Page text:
Generally not used in English law – outside the ecclesiastical courts, at least – the public notary is an unavoidable feature of continental codified legal systems a legacy, perhaps, of letting Napoleon Bonaparte loose on your legal system. In Poland the public notary looms large – rather too large – in a number of legal actions and commercial transactions and it is useful to know when so that you may plan accordingly.
Perhaps the most important for most folk is the fact that the transfer of legal title to real estate must be made in the form of a notary deed. It is possible, and indeed quite common, for a preliminary contract for the transfer of real estate to be in a normal written form but if the seller does not enter into the final sale contract the buyer may only claim damages in cash and cannot enforce the sale of the land, as would be the case if the agreement were in the form of a notary deed. The notary is also responsible for collecting any civil law transaction tax due (at 2 per cent unless the transaction is subject to VAT) and for making the application to the land title and mortgages registry.
In the corporate sphere, the articles of association of a limited liability company must also be in the form of a notary deed which means, of course, that any subsequent amendments must also be in the same form. In addition, if you are appointed to the management board of a limited liability company you must provide a specimen signature made before a notary and, if you sell shares in a limited liability company, the date of the sale must also be confirmed also be confirmed by a public notary.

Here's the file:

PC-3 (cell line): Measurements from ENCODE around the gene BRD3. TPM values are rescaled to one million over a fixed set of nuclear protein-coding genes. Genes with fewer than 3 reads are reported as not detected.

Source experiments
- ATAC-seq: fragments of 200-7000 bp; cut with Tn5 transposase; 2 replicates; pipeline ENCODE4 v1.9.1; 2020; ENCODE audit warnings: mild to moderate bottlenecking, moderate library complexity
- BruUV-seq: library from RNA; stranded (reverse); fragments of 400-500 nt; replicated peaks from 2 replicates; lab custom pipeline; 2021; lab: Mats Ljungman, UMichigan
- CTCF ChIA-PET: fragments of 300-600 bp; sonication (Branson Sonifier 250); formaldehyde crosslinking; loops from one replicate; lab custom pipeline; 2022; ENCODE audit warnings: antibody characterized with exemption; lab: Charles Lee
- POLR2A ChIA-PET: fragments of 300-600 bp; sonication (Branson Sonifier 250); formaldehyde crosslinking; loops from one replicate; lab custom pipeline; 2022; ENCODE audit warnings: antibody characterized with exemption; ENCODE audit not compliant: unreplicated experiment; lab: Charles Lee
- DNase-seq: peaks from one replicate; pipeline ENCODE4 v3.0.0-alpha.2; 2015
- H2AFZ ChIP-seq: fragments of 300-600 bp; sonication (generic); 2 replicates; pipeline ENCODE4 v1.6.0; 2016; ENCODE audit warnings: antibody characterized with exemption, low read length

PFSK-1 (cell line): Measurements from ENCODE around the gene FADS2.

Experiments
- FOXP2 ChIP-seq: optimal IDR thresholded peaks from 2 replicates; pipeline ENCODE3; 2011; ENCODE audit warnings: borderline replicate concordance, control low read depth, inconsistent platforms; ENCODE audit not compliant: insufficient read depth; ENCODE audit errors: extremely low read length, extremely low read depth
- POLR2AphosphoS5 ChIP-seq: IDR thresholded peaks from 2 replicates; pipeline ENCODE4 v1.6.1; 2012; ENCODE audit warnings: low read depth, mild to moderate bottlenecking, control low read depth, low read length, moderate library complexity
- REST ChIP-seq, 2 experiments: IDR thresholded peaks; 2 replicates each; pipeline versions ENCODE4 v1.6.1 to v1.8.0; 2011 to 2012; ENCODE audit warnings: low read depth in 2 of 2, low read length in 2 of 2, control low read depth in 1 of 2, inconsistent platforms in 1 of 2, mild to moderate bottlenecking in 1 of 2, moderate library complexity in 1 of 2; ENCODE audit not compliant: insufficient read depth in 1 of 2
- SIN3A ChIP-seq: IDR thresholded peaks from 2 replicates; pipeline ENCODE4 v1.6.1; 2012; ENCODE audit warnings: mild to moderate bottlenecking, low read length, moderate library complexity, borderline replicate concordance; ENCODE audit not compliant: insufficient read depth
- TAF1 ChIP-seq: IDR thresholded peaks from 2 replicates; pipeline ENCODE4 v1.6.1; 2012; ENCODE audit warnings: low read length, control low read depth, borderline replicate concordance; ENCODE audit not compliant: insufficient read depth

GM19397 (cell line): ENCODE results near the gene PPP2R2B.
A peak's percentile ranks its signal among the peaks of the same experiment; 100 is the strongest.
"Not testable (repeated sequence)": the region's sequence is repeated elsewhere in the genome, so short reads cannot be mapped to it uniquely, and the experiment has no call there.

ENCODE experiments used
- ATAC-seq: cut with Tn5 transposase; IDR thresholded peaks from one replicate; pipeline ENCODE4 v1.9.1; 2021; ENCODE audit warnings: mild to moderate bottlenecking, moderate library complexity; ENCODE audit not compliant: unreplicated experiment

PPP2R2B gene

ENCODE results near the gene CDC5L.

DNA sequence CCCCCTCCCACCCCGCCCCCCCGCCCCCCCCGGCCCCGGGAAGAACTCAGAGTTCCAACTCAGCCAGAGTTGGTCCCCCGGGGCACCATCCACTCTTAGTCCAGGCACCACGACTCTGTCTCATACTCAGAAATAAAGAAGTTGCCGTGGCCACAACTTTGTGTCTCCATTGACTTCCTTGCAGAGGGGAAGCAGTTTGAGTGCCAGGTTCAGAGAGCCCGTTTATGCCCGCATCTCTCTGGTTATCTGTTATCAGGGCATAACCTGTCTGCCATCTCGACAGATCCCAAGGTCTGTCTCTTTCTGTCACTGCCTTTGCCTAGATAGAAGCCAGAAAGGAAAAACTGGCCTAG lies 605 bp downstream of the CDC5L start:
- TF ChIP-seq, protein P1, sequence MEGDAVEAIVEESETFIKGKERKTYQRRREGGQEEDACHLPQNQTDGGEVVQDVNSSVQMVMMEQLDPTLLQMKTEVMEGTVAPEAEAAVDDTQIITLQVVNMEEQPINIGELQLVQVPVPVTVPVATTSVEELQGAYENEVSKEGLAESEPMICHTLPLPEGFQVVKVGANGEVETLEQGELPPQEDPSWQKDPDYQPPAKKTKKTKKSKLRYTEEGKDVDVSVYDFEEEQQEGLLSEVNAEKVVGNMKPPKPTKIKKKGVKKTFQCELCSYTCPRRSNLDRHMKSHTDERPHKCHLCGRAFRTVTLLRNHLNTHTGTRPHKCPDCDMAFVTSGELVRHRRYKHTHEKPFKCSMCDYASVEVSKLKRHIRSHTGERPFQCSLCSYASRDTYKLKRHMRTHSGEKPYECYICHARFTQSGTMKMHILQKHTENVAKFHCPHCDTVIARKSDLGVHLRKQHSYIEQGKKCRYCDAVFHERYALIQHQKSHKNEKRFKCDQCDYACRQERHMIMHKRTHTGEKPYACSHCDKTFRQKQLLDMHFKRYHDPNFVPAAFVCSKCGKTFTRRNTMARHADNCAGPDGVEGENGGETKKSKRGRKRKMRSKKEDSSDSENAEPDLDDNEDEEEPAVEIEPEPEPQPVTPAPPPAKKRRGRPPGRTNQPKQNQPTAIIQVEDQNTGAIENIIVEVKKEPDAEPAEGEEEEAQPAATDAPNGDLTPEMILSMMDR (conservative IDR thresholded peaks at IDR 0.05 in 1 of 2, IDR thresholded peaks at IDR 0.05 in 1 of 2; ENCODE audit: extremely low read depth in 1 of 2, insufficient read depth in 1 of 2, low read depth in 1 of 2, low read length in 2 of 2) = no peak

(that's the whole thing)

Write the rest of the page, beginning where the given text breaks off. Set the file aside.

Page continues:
So far, so good. Now, in many cases, it is convenient for a party to be represented before the notary by a person appearing under a power of attorney, for example where the buyer of land is based outside Poland or a foreign company wishes to buy or establish a Polish company. And here is the catch. If the act in Poland requires a notary deed than the power of attorney must also be in the form of a notary deed. This requires an appearance before a notary in Poland or, if a notary outside Poland is used, an apostille (from the appropriate foreign ministry) must be affixed to the power of attorney so that it may be used in Poland. Even once this hoop has been jumped through it is not unknown for the Polish notary to require additional proof that the person granting the power of attorney was duly authorised to do so even where that person has satisfied the foreign notary of his due authority. Hence the chase to gather yet more pieces of paper and apostilles.
From a commercial lawyer’s perspective, the frustration of all this is that the involvement of a notary represents simply additional bureaucracy and costs for the client with little contribution to the content of the documents themselves. The best that may be hoped for is to be dealing with a notary who is sensible rather than obsessively pedantic – and that is where we may help, both in Poland and England.